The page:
Even as the nation rebounds from the coronavirus pandemic, more than 2 million homeowners are behind on their mortgages and risk being forced out of their homes in a matter of weeks, a new Harvard University housing report warns.
Most of the homeowners at risk of foreclosure are either low-income or families of color, said researchers who published the 2021 State of the Nation’s Housing report.
Congress has dedicated $10 billion to help homeowners get caught up on payments, but it’s unclear if that funding will make it to families before mortgage companies begin sending out foreclosure notices, researchers say.
Separately, millions more renters are “on the brink of eviction,” the Harvard researchers found. Census data show that 6 million households are still behind on rent and could face eviction at the end of June, when federal eviction protections expire.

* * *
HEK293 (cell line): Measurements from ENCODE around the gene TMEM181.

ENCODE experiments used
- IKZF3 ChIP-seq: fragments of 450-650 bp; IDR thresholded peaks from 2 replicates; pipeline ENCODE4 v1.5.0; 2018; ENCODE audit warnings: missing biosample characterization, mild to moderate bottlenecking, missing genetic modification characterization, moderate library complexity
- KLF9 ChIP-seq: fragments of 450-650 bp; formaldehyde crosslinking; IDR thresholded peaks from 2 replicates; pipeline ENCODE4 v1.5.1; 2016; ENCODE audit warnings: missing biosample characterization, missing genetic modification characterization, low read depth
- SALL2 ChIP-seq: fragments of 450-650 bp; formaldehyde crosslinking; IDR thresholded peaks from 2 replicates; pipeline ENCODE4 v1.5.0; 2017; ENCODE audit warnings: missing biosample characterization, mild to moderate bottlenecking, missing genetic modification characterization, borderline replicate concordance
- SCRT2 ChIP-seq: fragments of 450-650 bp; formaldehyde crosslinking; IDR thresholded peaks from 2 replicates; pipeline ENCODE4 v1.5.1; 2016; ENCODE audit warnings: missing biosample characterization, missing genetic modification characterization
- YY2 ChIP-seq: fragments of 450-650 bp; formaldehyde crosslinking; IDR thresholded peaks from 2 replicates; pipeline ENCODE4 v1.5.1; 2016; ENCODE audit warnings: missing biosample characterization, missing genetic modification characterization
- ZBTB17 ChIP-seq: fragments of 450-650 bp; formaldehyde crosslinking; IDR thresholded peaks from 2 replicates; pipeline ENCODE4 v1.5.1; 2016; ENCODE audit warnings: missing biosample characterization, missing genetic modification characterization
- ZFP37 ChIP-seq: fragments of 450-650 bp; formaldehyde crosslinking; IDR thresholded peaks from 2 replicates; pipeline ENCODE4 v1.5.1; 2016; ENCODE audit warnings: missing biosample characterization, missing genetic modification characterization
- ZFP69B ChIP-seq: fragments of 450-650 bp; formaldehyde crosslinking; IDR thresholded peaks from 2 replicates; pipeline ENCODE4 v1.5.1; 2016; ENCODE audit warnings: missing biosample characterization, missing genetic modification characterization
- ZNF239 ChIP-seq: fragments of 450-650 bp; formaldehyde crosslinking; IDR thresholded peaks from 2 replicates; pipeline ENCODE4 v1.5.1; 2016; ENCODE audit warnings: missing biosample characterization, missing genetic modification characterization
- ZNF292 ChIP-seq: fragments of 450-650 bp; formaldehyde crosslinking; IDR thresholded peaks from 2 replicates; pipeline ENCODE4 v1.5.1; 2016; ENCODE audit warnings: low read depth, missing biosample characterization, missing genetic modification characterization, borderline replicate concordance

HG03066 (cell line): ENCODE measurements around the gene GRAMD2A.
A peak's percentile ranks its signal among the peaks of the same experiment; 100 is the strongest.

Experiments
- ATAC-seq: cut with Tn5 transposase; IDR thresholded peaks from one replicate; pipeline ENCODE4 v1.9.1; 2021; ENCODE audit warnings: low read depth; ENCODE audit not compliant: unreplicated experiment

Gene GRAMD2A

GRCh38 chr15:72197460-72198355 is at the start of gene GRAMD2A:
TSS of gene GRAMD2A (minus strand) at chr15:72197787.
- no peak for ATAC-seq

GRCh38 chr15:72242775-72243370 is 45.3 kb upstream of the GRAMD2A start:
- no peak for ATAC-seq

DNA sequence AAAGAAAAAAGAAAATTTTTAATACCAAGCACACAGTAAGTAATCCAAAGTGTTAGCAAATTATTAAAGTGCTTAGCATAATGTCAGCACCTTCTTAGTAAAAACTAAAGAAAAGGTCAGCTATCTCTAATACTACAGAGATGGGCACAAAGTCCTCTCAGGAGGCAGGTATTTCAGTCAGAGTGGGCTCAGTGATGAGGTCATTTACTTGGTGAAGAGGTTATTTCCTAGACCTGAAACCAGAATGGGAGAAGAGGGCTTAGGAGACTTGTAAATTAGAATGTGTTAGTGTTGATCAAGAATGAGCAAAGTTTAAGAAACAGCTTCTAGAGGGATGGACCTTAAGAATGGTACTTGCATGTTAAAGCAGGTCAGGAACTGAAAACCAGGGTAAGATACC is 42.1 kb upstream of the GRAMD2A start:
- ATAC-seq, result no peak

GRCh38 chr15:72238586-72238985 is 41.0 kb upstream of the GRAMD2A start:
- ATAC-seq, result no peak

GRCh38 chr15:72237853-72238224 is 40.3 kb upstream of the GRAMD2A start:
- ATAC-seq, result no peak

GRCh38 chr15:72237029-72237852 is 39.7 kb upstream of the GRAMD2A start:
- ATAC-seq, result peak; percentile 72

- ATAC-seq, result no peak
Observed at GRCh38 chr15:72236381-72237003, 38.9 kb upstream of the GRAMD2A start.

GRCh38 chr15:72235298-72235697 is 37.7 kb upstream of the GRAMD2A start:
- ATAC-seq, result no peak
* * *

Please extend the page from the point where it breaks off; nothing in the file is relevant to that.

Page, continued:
The housing crisis, the study found, risks widening the gap between Black, Latino and white households, as well as putting homeownership out of the reach of lower-income Americans.
The report was released on the same day as Census Bureau’s biweekly Household Pulse Survey came out. It showed that nearly 4.2 million people nationwide report that it is likely or somewhat likely that they will be evicted or foreclosed upon in the next two months.
Many of those tenants are waiting to see what becomes of the Centers for Disease Control and Prevention eviction moratorium, which is set expire June 30.
Housing advocates are pressuring President Joe Biden’s administration to extend it.
They argue extending it would give states the time to distribute more than $45 billion in rental assistance and protect vulnerable communities from COVID-19. The rental assistance has been slow to reach tenants.
More than 7 million homeowners took advantage of the foreclosure moratorium passed as part of the Coronavirus Aid, Relief and Economic Security Act last spring.
The provision was later extended by the Biden White House.
As of March 2021, most of those homeowners have started repaying lenders and some are even up to date with their lenders but that leaves about 2.1 million still behind on their mortgages, researchers said.